March 7, 2018)—Mount Sinai researchers have shown, for the first time, the complex web of links between physical and behavioral characteristics, like age, body mass index (BMI), and substance use, and specific patterns of brain structure and function in patients with psychosis. The study is important because many of these characteristics can be targeted clinically to improve brain health in these patients.
The researchers found, among other things, that brain health declines as age, BMI, and substance use increase. Buthigher IQs were positively associated with multiple measures of brain health in people with psychosis.
The results of the study will be published online in JAMA Psychiatry on Wednesday, March 7.
Psychosis is a term used to describe severe mental disorders characterised by symptoms in which an individual has sensory experiences of things that do not exist or beliefs with no basis in reality. Approximately 100,000 people experience psychosis each year in the United States and as many as 3 in 100 people will have an episode at some point in their lives. The findings of this study have important implications for clinical care as they identify multiple modifiable factors that can be targeted to improve brain health in patients with psychosis.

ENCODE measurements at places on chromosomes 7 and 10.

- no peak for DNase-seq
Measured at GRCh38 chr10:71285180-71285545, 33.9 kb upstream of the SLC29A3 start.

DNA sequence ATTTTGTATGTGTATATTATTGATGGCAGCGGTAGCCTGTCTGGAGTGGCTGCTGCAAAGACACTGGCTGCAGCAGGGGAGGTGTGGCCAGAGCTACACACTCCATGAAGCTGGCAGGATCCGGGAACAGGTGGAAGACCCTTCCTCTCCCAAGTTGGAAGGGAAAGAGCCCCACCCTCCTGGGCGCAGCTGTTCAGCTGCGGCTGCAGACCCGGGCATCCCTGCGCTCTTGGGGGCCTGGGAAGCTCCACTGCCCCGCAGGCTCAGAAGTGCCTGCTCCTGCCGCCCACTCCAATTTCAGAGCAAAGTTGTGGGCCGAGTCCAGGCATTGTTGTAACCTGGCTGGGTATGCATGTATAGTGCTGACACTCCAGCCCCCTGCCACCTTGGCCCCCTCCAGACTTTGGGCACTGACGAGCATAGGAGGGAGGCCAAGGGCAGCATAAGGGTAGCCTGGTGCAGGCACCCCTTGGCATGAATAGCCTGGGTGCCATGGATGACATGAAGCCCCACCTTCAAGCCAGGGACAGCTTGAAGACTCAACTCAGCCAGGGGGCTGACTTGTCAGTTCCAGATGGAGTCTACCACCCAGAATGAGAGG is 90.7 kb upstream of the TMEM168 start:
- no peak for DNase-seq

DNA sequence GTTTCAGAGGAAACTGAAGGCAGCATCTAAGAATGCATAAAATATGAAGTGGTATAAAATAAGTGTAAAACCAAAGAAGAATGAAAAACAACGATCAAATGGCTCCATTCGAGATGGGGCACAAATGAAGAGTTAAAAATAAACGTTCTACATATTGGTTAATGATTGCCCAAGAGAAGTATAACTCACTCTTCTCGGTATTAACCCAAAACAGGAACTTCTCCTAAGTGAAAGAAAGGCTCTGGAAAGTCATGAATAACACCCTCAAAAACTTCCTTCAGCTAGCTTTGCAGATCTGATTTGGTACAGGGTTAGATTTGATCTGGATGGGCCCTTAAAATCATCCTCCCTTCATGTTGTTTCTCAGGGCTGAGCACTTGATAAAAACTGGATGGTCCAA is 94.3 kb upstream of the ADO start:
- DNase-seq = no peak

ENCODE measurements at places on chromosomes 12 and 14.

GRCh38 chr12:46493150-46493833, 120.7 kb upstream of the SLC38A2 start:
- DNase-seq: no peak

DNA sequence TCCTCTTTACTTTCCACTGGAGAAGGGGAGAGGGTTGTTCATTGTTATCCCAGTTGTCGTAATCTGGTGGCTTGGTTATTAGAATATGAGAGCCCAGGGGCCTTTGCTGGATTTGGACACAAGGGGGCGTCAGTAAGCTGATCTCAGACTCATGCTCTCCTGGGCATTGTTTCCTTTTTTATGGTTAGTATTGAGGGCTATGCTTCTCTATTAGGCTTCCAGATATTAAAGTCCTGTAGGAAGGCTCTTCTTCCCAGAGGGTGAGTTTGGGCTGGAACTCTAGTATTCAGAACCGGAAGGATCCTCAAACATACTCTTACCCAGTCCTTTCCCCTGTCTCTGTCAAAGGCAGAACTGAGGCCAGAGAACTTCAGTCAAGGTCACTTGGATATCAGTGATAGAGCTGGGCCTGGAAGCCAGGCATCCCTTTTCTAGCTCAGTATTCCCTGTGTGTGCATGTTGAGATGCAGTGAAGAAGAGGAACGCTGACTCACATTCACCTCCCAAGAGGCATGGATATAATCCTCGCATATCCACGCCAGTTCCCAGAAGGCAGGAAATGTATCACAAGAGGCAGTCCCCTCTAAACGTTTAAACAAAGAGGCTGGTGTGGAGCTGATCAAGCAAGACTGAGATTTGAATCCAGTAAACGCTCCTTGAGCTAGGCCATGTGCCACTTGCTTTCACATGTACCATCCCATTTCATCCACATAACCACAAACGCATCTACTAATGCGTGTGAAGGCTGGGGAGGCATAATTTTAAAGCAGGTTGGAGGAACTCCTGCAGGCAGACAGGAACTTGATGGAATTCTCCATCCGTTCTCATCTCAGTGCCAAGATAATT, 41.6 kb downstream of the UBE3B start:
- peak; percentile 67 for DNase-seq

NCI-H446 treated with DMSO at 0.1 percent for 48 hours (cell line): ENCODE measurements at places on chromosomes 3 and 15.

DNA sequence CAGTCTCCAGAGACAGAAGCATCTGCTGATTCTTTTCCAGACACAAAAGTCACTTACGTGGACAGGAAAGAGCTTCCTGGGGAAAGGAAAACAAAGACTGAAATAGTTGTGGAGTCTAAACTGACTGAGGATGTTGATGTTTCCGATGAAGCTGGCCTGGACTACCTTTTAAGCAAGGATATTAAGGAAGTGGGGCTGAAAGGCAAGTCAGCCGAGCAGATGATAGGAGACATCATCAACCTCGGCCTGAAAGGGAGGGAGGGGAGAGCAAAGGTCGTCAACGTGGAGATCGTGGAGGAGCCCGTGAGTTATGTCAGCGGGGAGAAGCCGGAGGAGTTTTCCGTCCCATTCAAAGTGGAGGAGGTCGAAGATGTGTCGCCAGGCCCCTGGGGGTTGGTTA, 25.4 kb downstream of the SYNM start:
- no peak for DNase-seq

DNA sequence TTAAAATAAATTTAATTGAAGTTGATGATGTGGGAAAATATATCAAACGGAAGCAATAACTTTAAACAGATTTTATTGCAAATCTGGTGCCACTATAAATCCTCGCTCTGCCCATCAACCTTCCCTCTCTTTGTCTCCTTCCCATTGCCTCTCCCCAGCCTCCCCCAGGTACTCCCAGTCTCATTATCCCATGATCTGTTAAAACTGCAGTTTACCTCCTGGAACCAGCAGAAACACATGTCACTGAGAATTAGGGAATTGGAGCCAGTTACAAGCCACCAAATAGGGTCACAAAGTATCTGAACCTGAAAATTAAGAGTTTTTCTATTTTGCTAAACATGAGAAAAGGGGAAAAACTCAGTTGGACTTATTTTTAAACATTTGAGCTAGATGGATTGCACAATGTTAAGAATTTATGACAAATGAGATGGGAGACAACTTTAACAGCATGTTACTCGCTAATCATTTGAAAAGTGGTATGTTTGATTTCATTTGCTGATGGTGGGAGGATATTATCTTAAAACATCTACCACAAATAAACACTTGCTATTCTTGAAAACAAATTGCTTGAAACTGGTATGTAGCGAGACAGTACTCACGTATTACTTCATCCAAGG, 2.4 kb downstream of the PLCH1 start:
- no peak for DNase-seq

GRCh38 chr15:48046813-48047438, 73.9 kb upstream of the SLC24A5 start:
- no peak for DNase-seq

The research team, led by Sophia Frangou, MD, PhD, Professor of Psychiatry, Icahn School of Medicine at Mount Sinai, examined data from 140 patients diagnosed with psychosis. They took high-resolution MRI brain scans to measure brain volume, cortical thickness, connections between brain regions, and connectivity of brain regions during mental tasks. The team then used a statistical method called sparse canonical correlation to discover the relationships between these features of brain integrity and measures of age, cognitive ability, BMI, substance use, physical activity, psychological trauma, family history of mental problems, and symptom severity. They found that higher age, higher BMI, and more severe psychotic symptoms were negatively associated with cortical thickness and brain activation during mental tasks. Conversely, higher IQ showed positive associations. In addition, substance use was negatively associated with measures of brain volume and brain wiring.
"These new results provide new insights on the many factors that influence brain integrity in patients with psychosis and provide evidence for the need for integrated physical and cognitive interventions in addition to psychiatric care," said Dr. Frangou.
"Patients with psychosis often have multiple health problems that impair their daily function and reduce life expectancy compared to the general population. Improving physical well-being and brain health should be the two pillars of clinical care for patients with psychosis."
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